The gray-haired woman pressed two arthritic fingers against the computer screen to better focus her 73-year-old eyes.
''There we are!'' exclaimed Maria del Carmen Guzman of Hialeah, her eyes filling with tears. Right there, on the master passenger list of Cubans who fled the communist island on the famed Freedom Flights, she spotted her name and those of her late husband and two sons.
Now, other Cuban exiles in South Florida and across the country who arrived penniless and with less than a week's worth of clothing in their suitcases can experience the same sense of personal history with Wednesday's launching of The Miami Herald's Cuban Freedom Flights Database Project.
This unique, permanent database is believed to be the only one available to the public, according to Cuban exile history experts. It includes the names and arrival dates of the 265,000 exiles who boarded the life-changing 45-minute flights.
Freedom fliers can help make corrections and enhance the database by sending photos and memories from their early days in Miami, or last days in Cuba, to FreedomFlights@MiamiHerald.com.
The charters from Varadero to Miami ran twice each weekday from 1965 through 1973. They represent the largest, longest resettlement program of Cuban refugees ever sponsored by the U.S. government, financed with a $12 million budget and the help of religious and volunteer agencies.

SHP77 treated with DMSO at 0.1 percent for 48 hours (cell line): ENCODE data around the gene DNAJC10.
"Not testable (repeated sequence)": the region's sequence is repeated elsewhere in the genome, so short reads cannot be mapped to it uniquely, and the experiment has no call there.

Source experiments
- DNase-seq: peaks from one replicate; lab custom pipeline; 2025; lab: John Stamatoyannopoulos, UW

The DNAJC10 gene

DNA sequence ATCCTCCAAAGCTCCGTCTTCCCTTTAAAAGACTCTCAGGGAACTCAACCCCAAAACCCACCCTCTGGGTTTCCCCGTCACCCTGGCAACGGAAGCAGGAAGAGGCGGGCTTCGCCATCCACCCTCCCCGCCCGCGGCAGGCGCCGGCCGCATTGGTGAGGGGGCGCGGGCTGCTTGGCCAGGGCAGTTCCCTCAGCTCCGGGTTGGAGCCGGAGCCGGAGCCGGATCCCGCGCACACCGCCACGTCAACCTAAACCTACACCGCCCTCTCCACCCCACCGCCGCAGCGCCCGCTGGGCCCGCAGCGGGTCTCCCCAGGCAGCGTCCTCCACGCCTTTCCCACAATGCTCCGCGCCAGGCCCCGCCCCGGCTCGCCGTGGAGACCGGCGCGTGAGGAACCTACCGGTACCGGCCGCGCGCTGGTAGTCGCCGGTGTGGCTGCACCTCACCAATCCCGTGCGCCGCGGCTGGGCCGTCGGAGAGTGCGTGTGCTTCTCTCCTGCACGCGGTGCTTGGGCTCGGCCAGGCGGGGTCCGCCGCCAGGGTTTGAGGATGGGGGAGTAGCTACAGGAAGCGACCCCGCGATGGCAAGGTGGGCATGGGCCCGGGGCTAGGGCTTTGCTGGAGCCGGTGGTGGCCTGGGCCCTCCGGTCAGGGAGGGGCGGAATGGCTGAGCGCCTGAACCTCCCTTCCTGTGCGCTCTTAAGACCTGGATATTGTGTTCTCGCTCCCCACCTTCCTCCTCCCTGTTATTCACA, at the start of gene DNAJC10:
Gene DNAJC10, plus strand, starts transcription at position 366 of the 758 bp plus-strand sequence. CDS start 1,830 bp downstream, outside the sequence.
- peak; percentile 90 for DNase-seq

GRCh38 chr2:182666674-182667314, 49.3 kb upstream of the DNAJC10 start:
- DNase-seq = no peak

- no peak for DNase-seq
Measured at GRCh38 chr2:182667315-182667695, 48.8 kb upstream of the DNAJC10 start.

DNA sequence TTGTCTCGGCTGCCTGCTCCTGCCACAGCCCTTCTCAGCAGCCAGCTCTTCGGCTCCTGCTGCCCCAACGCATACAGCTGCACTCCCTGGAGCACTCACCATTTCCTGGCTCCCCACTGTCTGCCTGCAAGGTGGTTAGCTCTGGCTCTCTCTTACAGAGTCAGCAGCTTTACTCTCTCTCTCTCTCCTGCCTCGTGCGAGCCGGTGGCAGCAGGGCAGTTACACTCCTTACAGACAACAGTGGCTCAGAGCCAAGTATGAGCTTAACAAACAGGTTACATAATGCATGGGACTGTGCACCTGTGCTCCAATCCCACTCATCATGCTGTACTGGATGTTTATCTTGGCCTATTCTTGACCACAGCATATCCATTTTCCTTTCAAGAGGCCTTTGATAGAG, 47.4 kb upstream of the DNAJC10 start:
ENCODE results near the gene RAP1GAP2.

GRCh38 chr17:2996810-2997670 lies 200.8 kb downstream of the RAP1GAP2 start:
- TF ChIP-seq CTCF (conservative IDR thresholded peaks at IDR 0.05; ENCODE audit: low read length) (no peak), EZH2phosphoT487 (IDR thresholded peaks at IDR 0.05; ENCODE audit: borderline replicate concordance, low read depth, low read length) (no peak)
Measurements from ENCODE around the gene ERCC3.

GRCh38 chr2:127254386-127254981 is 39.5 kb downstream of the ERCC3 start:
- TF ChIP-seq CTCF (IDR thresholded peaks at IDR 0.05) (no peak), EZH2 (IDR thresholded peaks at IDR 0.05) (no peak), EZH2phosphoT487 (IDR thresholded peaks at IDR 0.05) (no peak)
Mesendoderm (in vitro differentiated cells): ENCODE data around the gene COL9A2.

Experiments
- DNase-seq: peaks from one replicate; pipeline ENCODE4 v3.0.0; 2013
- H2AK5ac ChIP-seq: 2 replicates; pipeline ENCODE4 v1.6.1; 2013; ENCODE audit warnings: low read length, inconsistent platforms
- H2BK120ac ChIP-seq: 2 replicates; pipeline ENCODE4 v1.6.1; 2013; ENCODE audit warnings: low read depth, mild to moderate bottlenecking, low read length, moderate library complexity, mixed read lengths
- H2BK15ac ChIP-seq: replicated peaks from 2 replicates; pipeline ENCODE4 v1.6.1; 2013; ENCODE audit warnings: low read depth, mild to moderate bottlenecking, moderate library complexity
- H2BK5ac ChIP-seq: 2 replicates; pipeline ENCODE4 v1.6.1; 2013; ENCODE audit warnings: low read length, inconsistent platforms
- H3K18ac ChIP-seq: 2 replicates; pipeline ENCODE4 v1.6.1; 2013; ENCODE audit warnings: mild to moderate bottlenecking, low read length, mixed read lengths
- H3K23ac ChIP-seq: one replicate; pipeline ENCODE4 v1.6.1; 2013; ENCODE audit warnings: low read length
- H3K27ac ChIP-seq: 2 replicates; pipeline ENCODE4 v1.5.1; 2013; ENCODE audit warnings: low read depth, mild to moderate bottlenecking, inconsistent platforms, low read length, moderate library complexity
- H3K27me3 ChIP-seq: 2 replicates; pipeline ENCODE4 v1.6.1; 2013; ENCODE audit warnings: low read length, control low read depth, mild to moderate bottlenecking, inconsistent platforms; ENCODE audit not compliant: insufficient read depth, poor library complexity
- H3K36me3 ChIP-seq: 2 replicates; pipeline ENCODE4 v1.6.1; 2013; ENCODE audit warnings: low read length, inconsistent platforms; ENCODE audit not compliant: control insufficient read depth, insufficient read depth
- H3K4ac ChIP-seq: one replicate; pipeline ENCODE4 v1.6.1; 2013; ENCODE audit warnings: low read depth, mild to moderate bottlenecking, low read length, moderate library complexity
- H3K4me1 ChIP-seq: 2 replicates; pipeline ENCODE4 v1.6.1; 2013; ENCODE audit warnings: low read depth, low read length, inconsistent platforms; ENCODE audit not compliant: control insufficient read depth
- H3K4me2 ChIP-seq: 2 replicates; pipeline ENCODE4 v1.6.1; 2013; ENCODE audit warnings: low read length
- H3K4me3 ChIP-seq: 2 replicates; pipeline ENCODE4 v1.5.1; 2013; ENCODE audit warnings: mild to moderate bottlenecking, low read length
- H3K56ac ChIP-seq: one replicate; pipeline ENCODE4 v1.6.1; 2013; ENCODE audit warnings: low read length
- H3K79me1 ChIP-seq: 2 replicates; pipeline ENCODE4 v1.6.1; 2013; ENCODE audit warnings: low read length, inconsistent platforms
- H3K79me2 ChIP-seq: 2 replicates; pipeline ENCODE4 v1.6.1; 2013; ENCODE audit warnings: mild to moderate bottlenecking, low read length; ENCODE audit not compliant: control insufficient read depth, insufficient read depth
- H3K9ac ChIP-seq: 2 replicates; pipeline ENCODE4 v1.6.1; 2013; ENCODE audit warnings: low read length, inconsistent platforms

The flights were approved by President Lyndon B. Johnson after a September speech by Fidel Castro in which he announced that any ''anti-revolutionary'' Cuban wishing to leave the island could do so. With all commercial flights from Havana to Miami suspended after the 1962 Cuban Missile Crisis, Castro's announcement sparked a boatlift out of the Cuban port of Camarioca, as relatives from Miami hired boats to fetch loved ones.
Three thousand made it out before Johnson declared the exodus unsafe and began negotiations with Cuba to set up what ultimately came to be known as the Cuban Freedom Flights, or los vuelos de la libertad.
`TIDES OF HISTORY'
''And so we welcome the Cuban people,'' an emotional Johnson said at a news conference thanking Congress for passing an emergency immigration bill to finance the flights. ``For the tides of history run strong, and in another day, the Cubans can return to their homeland to find it cleansed of terror and free from fear.''
As refugees kept coming, the flights ultimately led to the passing of the Cuban Adjustment Act of 1966, drawn up to facilitate quick entry and residency status to the new arrivals. At their height, with about 1,000 Cubans arriving weekly, the Freedom Flights were instrumental in transforming Miami's Little Havana into a bustling Hispanic epicenter by the early 1970s.
''Freedom Flight Cubans were a very significant wave of refugees,'' said Juan Clark, a Miami Dade College sociology professor and an expert on the immigration patterns of Cuban exiles. ``The U.S. government had tried to spread them out, but it didn't work. Many of those who were initially resettled by Catholic agencies to places like New Jersey, New York and Chicago eventually also moved to Miami.''
Before the start of the Freedom Flights, Washington estimated the number of Cuban exiles who fled the island since the start of the revolution in the early 1950s at 270,000. About 180,000 settled in Miami and 90,000 in other U.S. cities. By the official end of the Freedom Flights, the exile numbers increased to more than 615,000.